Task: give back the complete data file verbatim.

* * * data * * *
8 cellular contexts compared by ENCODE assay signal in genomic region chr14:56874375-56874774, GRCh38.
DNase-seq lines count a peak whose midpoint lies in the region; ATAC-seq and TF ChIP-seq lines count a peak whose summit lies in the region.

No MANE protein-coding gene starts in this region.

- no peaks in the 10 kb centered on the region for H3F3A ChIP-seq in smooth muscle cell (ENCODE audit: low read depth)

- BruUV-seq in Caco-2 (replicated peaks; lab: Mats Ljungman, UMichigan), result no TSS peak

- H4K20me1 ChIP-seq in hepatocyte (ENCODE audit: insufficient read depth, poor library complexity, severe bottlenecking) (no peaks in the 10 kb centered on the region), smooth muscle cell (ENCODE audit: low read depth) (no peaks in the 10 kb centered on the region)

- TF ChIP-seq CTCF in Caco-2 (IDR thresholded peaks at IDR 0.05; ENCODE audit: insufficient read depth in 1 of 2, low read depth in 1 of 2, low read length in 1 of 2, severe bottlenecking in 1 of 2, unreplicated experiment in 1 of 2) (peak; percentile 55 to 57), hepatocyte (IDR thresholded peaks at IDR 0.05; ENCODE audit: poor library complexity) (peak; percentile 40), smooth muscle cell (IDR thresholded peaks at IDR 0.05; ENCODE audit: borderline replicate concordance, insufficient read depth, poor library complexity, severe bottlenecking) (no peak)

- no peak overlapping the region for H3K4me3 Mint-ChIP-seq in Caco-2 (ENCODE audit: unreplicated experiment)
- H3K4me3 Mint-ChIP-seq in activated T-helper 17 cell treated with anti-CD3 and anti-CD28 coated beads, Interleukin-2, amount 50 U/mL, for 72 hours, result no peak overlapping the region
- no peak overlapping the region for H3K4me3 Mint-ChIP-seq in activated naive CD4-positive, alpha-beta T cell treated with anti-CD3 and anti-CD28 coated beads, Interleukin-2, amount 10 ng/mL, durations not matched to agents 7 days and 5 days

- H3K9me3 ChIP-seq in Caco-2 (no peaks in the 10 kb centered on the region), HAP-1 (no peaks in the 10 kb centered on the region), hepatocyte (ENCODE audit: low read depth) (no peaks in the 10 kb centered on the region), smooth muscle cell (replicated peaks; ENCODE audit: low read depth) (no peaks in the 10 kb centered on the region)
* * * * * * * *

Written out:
8 cellular contexts compared by ENCODE assay signal in genomic region chr14:56874375-56874774, GRCh38.
DNase-seq lines count a peak whose midpoint lies in the region; ATAC-seq and TF ChIP-seq lines count a peak whose summit lies in the region.

No MANE protein-coding gene starts in this region.

- no peaks in the 10 kb centered on the region for H3F3A ChIP-seq in smooth muscle cell (ENCODE audit: low read depth)

- BruUV-seq in Caco-2 (replicated peaks; lab: Mats Ljungman, UMichigan), result no TSS peak

- H4K20me1 ChIP-seq in hepatocyte (ENCODE audit: insufficient read depth, poor library complexity, severe bottlenecking) (no peaks in the 10 kb centered on the region), smooth muscle cell (ENCODE audit: low read depth) (no peaks in the 10 kb centered on the region)

- TF ChIP-seq CTCF in Caco-2 (IDR thresholded peaks at IDR 0.05; ENCODE audit: insufficient read depth in 1 of 2, low read depth in 1 of 2, low read length in 1 of 2, severe bottlenecking in 1 of 2, unreplicated experiment in 1 of 2) (peak; percentile 55 to 57), hepatocyte (IDR thresholded peaks at IDR 0.05; ENCODE audit: poor library complexity) (peak; percentile 40), smooth muscle cell (IDR thresholded peaks at IDR 0.05; ENCODE audit: borderline replicate concordance, insufficient read depth, poor library complexity, severe bottlenecking) (no peak)

- no peak overlapping the region for H3K4me3 Mint-ChIP-seq in Caco-2 (ENCODE audit: unreplicated experiment)
- H3K4me3 Mint-ChIP-seq in activated T-helper 17 cell treated with anti-CD3 and anti-CD28 coated beads, Interleukin-2, amount 50 U/mL, for 72 hours, result no peak overlapping the region
- no peak overlapping the region for H3K4me3 Mint-ChIP-seq in activated naive CD4-positive, alpha-beta T cell treated with anti-CD3 and anti-CD28 coated beads, Interleukin-2, amount 10 ng/mL, durations not matched to agents 7 days and 5 days

- H3K9me3 ChIP-seq in Caco-2 (no peaks in the 10 kb centered on the region), HAP-1 (no peaks in the 10 kb centered on the region), hepatocyte (ENCODE audit: low read depth) (no peaks in the 10 kb centered on the region), smooth muscle cell (replicated peaks; ENCODE audit: low read depth) (no peaks in the 10 kb centered on the region)